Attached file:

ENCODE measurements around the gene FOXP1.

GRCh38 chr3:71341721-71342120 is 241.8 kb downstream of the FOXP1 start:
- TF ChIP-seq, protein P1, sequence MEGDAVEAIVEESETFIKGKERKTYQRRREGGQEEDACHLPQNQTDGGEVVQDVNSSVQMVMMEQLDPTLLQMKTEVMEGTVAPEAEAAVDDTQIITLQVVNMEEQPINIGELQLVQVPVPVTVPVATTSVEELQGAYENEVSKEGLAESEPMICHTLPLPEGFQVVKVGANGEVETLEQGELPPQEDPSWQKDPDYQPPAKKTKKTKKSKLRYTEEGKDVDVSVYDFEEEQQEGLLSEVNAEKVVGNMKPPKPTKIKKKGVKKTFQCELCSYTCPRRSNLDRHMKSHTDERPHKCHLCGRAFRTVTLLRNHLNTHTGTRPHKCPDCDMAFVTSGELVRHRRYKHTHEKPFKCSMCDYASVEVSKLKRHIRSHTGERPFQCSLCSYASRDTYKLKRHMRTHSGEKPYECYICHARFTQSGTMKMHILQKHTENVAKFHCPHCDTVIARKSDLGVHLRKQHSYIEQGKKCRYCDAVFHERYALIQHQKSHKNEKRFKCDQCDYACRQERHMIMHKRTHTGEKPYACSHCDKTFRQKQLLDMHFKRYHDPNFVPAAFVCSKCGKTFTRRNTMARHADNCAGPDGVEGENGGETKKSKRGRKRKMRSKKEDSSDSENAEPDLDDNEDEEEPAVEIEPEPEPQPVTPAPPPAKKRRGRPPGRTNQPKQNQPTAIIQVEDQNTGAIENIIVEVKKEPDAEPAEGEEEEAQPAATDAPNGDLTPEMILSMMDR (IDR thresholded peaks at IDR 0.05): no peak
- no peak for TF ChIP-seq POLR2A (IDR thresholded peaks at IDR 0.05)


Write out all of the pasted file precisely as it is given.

ENCODE measurements around the gene FOXP1.

GRCh38 chr3:71341721-71342120 is 241.8 kb downstream of the FOXP1 start:
- TF ChIP-seq, protein P1, sequence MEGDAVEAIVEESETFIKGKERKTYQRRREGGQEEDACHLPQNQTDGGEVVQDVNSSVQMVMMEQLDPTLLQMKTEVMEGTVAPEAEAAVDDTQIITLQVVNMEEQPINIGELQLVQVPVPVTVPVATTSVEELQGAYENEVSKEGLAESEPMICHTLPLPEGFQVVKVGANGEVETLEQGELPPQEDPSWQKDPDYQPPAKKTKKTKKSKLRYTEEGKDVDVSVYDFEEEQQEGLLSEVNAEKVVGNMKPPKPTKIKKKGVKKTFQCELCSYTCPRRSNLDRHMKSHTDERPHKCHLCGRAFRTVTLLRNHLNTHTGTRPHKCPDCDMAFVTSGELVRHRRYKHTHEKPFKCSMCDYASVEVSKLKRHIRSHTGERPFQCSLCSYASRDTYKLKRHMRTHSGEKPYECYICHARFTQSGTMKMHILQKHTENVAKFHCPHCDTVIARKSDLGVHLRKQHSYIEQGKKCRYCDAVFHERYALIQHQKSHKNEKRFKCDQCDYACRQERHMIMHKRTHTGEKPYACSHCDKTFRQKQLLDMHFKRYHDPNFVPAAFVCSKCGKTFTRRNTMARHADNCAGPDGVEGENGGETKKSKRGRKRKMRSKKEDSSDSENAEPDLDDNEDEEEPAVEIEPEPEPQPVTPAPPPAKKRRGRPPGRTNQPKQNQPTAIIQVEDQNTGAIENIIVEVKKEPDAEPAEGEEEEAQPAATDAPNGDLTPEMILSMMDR (IDR thresholded peaks at IDR 0.05): no peak
- no peak for TF ChIP-seq POLR2A (IDR thresholded peaks at IDR 0.05)